In some situations, a child custody or visitation order becomes either impractical or improper. Under certain circumstances that meet specific rules and requirements, you may be able to modify the terms and conditions of the order.
Remember, there are two primary types of child custody: legal custody and physical custody. Legal custody means the right to make important decisions for the child, while physical custody refers to the time the parent spends with the child. In most cases, courts award joint legal custody, although physical custody is often giving to one parent (custodial) while the other parent (noncustodial) is entitled to visitation.
When a child visitation order is established, both parents must adhere to its terms. Yet, as time passes, child custody and visitation orders may either become burdensome or unsuitable. For instance, a parent may wish to relocate out of state for a new career opportunity or the needs and wishes of the child may change. Under these circumstances, a modification order may be granted.
Custody and visitation orders may be modified if one of the following is met:
- Both parents reach an agreement to modify the current order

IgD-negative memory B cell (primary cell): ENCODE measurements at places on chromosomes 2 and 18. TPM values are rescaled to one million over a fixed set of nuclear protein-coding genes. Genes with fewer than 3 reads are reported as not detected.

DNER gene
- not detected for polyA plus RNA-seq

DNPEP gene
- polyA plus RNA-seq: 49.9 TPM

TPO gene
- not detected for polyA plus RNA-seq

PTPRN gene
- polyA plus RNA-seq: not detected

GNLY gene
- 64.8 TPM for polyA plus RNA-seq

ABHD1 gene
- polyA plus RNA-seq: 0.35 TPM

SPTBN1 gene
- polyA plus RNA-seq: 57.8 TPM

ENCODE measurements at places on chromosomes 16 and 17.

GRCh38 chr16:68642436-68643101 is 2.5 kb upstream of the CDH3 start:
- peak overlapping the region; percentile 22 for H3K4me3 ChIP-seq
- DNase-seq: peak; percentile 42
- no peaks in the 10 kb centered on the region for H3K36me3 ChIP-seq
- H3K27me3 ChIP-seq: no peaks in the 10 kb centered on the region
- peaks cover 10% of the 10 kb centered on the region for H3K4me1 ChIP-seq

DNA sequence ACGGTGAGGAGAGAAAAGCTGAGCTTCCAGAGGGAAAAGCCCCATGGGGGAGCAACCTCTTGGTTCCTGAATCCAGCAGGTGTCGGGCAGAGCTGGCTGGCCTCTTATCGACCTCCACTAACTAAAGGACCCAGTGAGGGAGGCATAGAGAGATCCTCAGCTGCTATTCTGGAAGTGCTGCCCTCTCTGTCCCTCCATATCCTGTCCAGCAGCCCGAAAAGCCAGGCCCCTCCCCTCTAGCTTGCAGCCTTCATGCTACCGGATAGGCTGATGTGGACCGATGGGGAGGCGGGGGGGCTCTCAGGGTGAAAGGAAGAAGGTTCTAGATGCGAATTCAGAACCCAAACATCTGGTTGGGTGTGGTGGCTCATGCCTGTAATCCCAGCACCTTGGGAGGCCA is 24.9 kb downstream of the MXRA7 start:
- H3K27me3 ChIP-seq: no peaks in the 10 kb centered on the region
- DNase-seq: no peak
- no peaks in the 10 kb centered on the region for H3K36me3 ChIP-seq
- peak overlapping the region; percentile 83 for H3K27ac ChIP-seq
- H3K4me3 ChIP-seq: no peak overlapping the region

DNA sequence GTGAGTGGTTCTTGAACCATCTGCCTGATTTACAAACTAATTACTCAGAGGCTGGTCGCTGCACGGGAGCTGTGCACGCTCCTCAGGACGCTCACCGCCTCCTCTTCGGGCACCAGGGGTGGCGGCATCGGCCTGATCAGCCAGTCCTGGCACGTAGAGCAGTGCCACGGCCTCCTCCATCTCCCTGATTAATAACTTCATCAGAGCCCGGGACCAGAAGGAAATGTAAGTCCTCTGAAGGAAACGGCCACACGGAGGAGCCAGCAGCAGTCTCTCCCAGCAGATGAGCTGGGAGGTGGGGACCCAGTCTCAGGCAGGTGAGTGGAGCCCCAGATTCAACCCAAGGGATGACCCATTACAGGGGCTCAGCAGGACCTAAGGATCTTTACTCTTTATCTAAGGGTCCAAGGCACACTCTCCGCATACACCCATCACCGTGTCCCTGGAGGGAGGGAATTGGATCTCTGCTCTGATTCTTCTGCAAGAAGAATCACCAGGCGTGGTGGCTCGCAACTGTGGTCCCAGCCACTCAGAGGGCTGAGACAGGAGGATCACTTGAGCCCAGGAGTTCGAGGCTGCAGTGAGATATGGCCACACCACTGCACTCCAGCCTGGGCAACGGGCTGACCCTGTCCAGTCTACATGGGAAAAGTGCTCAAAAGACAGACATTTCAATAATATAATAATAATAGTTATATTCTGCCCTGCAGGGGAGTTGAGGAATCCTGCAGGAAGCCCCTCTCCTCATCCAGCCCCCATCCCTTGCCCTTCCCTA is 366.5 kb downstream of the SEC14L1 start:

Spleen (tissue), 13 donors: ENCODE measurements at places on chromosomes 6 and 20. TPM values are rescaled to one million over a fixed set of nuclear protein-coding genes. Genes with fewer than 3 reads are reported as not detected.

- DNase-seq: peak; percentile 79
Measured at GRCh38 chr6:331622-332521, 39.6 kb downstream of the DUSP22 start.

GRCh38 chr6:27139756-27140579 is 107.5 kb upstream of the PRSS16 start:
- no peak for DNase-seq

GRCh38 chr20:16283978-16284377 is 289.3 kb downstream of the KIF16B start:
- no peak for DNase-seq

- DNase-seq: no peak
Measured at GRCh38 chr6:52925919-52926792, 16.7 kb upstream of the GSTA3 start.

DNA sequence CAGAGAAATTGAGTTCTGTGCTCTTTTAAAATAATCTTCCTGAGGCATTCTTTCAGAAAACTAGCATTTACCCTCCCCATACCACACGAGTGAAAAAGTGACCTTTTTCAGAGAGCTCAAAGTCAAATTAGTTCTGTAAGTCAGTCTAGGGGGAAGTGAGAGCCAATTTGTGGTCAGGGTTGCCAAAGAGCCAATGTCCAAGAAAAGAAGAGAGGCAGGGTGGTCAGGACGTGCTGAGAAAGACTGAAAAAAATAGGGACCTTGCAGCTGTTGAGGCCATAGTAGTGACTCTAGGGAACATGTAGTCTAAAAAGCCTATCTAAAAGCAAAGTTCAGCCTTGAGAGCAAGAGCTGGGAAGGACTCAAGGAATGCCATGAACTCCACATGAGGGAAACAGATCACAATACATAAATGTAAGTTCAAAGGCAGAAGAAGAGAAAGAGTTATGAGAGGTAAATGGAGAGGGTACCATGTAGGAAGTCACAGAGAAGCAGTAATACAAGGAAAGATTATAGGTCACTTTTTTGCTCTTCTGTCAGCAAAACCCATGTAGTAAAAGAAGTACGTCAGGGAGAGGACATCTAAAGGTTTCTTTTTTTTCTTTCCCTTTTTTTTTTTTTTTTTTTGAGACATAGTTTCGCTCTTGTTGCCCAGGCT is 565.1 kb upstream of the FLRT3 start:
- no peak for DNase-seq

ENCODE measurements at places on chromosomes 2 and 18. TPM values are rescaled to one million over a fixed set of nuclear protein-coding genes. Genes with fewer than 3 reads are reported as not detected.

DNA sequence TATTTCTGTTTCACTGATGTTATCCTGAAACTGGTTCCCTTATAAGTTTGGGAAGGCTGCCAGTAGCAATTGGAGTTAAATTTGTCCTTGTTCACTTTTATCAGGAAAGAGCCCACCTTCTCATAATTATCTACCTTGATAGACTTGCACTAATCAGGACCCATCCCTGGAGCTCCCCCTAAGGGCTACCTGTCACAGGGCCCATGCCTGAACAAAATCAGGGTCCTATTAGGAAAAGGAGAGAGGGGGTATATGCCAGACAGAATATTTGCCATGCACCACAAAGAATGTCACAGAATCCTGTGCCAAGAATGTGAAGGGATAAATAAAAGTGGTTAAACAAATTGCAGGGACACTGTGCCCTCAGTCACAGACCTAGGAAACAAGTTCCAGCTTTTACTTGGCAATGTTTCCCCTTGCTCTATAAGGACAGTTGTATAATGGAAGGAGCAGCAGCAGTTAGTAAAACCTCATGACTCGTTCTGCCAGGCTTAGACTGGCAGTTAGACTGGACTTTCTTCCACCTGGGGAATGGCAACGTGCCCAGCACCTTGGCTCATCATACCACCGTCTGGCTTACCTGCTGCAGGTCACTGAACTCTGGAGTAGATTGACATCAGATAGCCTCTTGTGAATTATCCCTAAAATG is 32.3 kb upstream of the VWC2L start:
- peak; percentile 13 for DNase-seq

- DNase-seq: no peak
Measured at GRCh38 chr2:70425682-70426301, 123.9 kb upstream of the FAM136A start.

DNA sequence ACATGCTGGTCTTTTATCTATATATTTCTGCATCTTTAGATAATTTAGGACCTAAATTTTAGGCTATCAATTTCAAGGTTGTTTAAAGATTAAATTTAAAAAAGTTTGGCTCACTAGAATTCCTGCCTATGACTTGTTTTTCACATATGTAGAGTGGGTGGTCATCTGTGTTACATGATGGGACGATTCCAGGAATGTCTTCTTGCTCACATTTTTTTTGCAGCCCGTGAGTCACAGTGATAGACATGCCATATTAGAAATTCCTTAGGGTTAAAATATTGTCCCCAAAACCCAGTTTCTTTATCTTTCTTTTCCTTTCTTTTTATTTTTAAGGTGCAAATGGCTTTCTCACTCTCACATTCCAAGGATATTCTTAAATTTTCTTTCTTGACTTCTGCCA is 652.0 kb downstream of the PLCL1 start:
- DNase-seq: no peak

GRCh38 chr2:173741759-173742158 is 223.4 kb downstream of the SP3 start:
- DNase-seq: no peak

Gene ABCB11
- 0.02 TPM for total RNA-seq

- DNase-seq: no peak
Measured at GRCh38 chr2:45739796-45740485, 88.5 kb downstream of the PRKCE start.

- The court approved one’s parent petition to modify
In order to modify a custody or visitation order, you need to file a petition to modify with the court. In order to successfully modify an order, you must have evidence of a significant change in circumstances.
Common examples of significant changes in a parent’s life include:
- A career change or relocation
- Changes to the child’s emotional and developmental needs
- One parent constantly violates the custody order
- Evidence of child abuse or domestic violence
- Concerns over the safety or stability of one parent’s home
- An older child wishes to spend more or less time with a parent
Keep in mind, the court will also include the best interest of the child when making their decision to grant modification. It is important to have an experienced lawyer determine whether or not you can successfully seek modification.